And then we all went back to school on Monday.  And in the cafeteria, I heard people at the table next to where my friends and I were, and someone—I never did know who—said, “Yeah, it’s about time someone shot him.” 

And now, another November, and 120+ people have died in Paris and 40+ in Beirut and 30+ in Nigeria (where thousands have died this year in terrorist bombings).  And again the question is what rough beast, its time come round again, is now slouching…to where we do not know…to be born once again?

Friday, November 13, 2015

Novmber 13, 2015. Paris

Bob Dylan wrote a song, probably in late 1962, probably partly in response to the Cuban missile crisis. That song is “Masters of War,” and here are the lyrics:

Come you masters of war
You that build all the guns
You that build the death planes...
You that build the big bombs
You that hide behind walls
You that hide behind desks
I just want you to know
I can see through your masks

You that never done nothin’
But build to destroy
You play with my world
Like it’s your little toy
You put a gun in my hand
And you hide from my eyes
And you turn and run farther
When the fast bullets fly

Like Judas of old
You lie and deceive
A world war can be won
You want me to believe
But I see through your eyes
And I see through your brain
Like I see through the water
That runs down my drain

You fasten the triggers
For the others to fire
Then you set back and watch
When the death count gets higher
You hide in your mansion
As young people’s blood
Flows out of their bodies
And is buried in the mud

You’ve thrown the worst fear
That can ever be hurled
Fear to bring children
Into the world
For threatening my baby
Unborn and unnamed
You ain’t worth the blood
That runs in your veins

How much do I know
To talk out of turn
You might say that I’m young
You might say I’m unlearned
But there’s one thing I know
Though I’m younger than you
Even Jesus would never
Forgive what you do

Let me ask you one question
Is your money that good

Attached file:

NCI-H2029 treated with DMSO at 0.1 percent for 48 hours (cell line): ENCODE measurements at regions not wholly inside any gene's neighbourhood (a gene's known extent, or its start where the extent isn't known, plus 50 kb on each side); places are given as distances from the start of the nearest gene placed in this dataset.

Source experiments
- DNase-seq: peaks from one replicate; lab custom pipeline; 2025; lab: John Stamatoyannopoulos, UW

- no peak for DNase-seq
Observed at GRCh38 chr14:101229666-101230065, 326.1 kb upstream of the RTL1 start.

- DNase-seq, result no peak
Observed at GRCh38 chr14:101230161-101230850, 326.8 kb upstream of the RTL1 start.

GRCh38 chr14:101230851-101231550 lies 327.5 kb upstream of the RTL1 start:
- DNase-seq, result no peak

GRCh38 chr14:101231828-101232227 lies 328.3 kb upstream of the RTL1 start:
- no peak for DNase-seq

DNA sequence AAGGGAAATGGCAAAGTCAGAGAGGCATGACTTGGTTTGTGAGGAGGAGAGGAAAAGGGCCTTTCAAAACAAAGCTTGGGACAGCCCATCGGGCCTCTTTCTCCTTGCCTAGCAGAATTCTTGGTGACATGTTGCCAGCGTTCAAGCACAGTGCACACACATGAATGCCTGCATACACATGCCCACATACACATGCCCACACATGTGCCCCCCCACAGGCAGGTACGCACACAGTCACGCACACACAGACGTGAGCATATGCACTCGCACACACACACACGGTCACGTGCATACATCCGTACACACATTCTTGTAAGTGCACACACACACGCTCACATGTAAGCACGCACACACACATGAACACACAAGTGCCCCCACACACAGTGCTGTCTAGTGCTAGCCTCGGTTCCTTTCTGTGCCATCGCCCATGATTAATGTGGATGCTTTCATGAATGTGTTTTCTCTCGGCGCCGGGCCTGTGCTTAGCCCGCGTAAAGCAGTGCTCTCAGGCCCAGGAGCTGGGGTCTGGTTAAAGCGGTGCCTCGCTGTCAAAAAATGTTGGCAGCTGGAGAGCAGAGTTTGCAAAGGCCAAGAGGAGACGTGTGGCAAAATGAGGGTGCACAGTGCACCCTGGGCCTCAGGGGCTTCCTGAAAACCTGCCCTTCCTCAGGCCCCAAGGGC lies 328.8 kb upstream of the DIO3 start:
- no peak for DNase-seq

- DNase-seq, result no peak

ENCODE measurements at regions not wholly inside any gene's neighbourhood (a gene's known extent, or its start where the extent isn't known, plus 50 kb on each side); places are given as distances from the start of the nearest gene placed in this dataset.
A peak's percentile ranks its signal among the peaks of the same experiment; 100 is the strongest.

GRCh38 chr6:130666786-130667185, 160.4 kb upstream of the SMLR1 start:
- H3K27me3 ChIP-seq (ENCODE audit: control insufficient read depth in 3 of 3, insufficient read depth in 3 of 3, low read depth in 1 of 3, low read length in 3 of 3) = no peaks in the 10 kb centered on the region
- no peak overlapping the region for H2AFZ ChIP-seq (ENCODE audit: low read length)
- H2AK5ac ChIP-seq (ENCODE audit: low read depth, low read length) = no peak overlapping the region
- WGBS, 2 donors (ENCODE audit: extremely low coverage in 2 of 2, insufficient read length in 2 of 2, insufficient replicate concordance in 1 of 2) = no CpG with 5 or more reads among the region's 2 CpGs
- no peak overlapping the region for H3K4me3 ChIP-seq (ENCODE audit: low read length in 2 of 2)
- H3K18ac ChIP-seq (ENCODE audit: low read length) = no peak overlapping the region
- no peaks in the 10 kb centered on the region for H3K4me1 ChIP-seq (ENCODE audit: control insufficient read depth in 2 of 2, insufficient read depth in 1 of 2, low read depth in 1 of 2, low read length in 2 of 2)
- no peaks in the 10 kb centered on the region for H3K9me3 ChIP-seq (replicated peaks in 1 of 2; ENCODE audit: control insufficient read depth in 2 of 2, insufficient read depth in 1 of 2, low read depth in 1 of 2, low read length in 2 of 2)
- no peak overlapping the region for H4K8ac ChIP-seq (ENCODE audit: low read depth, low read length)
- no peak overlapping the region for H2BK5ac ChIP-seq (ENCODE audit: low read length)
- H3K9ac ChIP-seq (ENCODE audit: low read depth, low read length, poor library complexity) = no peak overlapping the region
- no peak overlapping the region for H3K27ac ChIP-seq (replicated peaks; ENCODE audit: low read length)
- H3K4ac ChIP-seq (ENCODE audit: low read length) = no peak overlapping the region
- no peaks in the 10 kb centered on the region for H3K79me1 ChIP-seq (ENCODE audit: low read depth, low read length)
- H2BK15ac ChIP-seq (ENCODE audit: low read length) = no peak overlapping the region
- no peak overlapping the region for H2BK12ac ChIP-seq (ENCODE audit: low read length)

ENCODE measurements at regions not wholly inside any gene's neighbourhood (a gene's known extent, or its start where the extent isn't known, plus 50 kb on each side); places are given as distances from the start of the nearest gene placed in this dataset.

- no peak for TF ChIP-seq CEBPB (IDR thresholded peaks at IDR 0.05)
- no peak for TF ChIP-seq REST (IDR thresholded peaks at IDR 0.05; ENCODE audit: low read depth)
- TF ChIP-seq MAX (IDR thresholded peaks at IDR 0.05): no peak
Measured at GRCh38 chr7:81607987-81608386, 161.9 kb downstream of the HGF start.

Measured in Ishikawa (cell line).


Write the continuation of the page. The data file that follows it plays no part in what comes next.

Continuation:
Will it buy you forgiveness
Do you think that it could
I think you will find
When your death takes its toll
All the money you made
Will never buy back your soul

And I hope that you die
And your death’ll come soon
I will follow your casket
In the pale afternoon
And I’ll watch while you’re lowered
Down to your deathbed
And I’ll stand o’er your grave
’Til I’m sure that you’re dead

The rage there has a history, and it has not gone away or ended. But the end of that rage is simply death. That is the frightening thing about the events today in France, about this song, about the world in which we live. The end of rage is not peace, not justice. It is simply death. Look at the final verse. There’s no hope there. There is only rage and death.

And I hope that you die
And your death’ll come soon
I will follow your casket
In the pale afternoon
And I’ll watch while you’re lowered
Down to your deathbed
And I’ll stand o’er your grave
’Til I’m sure that you’re dead

There are times when I wish I had a belief in a god of peace and justice. But all the gods seem to be gods of war and hatred and death. And so I do not believe. I hope, but hope comes increasingly more difficult. And I do not hope for more deaths, but I’m afraid a lot of people out there will agree with Dylan:

And I hope that you die
And your death’ll come soon
I will follow your casket
In the pale afternoon
And I’ll watch while you’re lowered
Down to your deathbed
And I’ll stand o’er your grave
’Til I’m sure that you’re dead